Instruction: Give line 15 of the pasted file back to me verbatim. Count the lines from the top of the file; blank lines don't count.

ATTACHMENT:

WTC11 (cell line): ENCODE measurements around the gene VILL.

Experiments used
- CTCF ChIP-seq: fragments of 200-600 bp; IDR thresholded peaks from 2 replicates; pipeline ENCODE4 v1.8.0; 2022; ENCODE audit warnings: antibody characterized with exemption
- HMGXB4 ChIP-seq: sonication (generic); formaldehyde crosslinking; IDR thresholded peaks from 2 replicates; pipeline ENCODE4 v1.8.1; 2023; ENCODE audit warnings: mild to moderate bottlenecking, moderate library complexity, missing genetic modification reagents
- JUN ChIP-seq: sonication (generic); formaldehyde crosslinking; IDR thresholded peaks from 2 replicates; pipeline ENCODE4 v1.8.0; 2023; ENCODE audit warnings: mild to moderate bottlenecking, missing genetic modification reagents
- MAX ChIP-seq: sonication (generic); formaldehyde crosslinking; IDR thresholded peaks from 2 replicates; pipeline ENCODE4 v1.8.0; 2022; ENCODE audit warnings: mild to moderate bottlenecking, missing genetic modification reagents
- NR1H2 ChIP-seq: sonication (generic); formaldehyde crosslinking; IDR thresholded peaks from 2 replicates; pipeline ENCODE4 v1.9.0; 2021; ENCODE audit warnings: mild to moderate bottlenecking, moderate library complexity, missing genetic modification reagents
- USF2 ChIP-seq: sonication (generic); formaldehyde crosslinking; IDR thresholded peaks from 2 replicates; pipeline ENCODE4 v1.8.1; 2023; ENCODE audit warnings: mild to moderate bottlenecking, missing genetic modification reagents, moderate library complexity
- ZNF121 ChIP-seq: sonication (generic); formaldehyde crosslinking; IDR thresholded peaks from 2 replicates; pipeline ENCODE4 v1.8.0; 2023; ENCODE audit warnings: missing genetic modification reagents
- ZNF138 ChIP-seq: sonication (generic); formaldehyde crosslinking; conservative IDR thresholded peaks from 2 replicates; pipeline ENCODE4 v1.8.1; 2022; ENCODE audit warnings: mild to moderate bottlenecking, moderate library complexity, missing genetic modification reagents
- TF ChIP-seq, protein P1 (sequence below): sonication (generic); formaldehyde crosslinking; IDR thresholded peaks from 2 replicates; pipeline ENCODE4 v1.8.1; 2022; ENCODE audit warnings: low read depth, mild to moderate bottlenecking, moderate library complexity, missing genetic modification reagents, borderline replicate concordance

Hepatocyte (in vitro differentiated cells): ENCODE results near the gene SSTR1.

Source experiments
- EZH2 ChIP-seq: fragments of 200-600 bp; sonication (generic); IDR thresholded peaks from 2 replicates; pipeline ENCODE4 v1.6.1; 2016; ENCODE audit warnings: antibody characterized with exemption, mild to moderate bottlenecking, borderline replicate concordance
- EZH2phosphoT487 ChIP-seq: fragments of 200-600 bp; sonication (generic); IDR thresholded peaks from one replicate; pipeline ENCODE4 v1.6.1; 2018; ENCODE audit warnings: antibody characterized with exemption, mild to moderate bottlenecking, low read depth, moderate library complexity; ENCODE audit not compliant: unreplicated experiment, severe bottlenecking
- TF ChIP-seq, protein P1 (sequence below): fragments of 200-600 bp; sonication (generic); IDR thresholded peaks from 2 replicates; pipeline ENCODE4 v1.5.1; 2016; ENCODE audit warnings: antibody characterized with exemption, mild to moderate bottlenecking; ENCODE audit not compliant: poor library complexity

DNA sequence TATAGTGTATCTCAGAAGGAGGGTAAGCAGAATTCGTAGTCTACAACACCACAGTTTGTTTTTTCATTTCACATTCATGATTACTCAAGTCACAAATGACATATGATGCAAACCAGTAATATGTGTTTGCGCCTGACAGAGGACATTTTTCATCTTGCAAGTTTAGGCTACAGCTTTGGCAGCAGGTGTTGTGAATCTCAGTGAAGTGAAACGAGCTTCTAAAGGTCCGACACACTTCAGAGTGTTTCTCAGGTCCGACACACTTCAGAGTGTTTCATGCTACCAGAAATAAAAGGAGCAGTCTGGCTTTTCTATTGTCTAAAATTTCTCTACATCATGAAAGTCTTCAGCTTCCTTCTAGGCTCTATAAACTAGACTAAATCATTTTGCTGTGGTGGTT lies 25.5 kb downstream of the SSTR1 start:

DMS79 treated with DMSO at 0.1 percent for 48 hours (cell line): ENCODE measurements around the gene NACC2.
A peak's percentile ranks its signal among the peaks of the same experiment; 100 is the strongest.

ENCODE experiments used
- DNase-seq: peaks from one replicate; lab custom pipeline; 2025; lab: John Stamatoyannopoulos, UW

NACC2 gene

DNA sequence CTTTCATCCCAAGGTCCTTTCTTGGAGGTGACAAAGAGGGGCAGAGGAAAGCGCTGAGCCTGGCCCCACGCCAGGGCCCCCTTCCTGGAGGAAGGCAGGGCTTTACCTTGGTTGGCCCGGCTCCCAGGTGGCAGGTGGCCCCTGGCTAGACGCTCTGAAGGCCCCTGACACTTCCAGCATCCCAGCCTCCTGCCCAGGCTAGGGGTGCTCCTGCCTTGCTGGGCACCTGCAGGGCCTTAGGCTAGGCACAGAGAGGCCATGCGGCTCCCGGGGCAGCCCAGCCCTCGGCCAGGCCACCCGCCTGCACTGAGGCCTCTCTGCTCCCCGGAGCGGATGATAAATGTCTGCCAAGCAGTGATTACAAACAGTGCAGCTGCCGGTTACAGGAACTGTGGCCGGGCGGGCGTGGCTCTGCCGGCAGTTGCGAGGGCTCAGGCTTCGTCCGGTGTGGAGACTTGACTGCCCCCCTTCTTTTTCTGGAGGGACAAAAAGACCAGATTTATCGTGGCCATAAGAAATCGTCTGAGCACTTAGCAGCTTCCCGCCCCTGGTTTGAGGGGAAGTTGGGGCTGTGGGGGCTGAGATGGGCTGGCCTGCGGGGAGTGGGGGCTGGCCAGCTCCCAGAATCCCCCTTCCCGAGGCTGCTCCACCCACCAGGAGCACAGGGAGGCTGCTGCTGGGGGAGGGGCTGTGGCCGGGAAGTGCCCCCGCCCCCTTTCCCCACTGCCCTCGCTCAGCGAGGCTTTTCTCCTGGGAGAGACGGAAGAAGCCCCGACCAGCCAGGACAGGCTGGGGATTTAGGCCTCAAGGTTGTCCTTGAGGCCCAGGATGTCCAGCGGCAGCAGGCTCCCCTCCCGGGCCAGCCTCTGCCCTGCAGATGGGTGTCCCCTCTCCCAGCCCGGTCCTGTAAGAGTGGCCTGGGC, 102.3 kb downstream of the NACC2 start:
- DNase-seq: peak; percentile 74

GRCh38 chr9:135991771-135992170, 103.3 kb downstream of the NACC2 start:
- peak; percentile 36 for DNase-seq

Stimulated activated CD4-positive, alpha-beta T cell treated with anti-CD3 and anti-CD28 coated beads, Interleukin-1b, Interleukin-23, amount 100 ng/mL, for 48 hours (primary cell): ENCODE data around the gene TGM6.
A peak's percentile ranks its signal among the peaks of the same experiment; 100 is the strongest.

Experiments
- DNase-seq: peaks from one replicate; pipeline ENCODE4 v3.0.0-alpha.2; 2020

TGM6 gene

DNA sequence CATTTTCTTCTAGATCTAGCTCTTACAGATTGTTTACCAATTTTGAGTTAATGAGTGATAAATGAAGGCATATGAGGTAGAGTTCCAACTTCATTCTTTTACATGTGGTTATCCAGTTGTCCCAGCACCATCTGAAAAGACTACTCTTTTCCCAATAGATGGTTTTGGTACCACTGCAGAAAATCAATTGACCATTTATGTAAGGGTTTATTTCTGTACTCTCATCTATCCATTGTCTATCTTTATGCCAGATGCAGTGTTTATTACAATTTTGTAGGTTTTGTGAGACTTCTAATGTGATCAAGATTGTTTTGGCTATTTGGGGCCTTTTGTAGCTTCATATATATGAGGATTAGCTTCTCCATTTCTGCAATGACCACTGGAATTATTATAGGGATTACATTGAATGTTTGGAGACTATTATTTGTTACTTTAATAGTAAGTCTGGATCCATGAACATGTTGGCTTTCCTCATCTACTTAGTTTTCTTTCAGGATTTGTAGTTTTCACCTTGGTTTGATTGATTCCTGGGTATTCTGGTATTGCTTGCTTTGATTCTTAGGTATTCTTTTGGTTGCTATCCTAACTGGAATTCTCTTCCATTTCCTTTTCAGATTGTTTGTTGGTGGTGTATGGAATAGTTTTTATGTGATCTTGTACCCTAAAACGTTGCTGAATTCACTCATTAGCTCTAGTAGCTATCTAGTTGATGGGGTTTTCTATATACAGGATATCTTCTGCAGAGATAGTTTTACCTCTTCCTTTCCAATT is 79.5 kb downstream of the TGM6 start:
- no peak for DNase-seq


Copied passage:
- EZH2phosphoT487 ChIP-seq: fragments of 200-600 bp; sonication (generic); IDR thresholded peaks from one replicate; pipeline ENCODE4 v1.6.1; 2018; ENCODE audit warnings: antibody characterized with exemption, mild to moderate bottlenecking, low read depth, moderate library complexity; ENCODE audit not compliant: unreplicated experiment, severe bottlenecking